Lawyer behind court case against the UK's mass surveillance to visit Cardiff.
Cardiff, Wales, 12 November 2013: When three privacy groups and a German internet activist take the UK government to court, what will it mean if they win?
First revealed by fugitive whistleblower Edward Snowden, the UK government's clandestine "Tempora" programme collects massive amounts of internet users' personal data. Now three of the UK's privacy organisations join forces to take the government to the European Court of Human Rights. The group alleges the government acted illegally by breaching the privacy of millions of British and EU citizens, and that it broke Article 8 of the European Human Rights Act.
Daniel Carey, solicitor at Deighton Pierce Glynn, is acting on behalf of the applicants in the court case and will visit Cardiff in December, in an evening hosted by the Open Rights Group.
Entitled "Challenging PRISM and Tempora in the EU courts: what it means," the evening of open discussion features Daniel Carey talking about the challenge to the UK's legal regime. Jim Killock, Executive Director of the Open Rights Group, will explain what each of us can do to challenge mass surveillance in the UK.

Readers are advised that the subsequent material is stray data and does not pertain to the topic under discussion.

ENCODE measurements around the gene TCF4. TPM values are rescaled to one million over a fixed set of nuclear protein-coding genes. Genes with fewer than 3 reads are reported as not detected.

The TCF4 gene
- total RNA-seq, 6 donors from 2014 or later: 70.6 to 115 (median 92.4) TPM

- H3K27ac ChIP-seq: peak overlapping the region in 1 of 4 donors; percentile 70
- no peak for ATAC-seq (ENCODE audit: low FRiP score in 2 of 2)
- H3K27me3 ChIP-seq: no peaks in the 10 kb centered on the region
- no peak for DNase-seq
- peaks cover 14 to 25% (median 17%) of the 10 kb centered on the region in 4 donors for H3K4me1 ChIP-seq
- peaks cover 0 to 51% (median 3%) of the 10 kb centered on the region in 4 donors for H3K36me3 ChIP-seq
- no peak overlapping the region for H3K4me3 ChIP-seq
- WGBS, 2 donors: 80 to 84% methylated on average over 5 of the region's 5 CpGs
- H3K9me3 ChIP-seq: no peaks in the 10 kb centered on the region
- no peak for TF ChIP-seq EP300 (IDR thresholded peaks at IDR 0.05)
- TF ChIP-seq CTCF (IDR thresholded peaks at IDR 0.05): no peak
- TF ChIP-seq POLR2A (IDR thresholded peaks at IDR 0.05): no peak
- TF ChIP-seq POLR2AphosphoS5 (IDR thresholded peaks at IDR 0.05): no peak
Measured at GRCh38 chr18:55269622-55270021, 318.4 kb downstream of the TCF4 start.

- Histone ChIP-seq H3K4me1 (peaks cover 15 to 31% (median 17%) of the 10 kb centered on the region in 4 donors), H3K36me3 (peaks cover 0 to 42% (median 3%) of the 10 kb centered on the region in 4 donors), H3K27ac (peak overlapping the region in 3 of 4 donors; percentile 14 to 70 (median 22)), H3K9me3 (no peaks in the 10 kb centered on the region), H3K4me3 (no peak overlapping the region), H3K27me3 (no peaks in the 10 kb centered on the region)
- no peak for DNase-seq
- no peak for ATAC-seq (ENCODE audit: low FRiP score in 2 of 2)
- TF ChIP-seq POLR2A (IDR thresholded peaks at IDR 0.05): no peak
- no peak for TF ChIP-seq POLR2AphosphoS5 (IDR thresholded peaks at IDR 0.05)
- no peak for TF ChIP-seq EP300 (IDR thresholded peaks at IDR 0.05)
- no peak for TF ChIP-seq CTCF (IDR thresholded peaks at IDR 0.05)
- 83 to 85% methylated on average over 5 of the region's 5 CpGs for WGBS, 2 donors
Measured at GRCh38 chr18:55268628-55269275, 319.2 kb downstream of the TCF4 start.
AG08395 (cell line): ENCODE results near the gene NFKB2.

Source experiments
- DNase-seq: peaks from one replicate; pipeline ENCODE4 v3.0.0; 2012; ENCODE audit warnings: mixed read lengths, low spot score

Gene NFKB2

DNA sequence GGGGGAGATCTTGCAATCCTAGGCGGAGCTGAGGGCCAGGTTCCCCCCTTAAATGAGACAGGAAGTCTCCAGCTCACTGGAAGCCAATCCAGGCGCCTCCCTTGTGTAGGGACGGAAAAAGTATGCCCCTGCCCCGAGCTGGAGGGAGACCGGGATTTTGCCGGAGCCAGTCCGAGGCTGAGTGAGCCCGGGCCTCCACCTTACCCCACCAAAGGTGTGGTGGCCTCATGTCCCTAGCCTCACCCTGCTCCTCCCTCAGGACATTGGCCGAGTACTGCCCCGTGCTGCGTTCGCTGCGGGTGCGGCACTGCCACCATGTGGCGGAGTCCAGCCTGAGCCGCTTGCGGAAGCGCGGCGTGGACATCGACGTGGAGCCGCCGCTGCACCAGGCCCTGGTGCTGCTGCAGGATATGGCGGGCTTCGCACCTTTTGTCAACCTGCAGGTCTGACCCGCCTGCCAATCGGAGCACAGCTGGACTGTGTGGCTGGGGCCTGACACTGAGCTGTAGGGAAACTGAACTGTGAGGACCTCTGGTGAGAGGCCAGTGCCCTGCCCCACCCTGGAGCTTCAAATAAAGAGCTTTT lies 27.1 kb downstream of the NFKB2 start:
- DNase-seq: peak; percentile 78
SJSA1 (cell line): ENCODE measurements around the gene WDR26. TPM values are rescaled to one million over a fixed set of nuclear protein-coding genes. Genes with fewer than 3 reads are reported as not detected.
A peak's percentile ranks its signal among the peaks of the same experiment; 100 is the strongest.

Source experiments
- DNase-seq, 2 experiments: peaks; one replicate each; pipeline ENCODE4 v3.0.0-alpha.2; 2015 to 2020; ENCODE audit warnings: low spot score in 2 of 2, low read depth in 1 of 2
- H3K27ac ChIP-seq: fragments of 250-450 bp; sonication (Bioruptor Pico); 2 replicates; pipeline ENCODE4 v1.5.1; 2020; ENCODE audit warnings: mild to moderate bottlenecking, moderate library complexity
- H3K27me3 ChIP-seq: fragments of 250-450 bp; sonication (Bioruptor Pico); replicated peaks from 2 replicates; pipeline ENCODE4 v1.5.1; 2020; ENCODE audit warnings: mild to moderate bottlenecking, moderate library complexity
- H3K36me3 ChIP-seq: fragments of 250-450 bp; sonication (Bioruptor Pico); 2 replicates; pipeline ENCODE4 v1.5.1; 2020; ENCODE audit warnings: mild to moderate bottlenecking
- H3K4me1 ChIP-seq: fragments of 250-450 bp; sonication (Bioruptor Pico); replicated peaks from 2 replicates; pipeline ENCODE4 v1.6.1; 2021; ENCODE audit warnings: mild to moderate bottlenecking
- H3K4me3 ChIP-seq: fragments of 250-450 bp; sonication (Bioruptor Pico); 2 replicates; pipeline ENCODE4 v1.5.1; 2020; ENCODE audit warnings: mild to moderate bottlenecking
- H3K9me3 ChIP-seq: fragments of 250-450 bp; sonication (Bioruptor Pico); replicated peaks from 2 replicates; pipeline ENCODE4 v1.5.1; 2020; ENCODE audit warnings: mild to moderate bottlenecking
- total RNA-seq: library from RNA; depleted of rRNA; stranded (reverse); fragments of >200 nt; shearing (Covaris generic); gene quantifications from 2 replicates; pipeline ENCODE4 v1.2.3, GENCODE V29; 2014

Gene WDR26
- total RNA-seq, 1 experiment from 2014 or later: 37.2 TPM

"We are asking the court to declare that unrestrained surveillance of much of Europes internet communications by the UK Government, and the outdated regulatory system that has permitted this, breach our rights to privacy," Daniel Carey said in a recent interview.
The group behind the Human Rights case consists of Big Brother Watch, The Open Rights Group and English PEN, along with with German internet activist Constanze Kurz. They originally attempted to have the case heard by the British courts, but were blocked by the government, who wanted it to be heard in secret.
The event takes place on Thursday, 12 December, 7pm at the Quaker Meeting House (43 Charles St, CF10 2GB).
For more information, or to reserve a place, please sign up at http://www.meetup.com/ORG-Cardiff/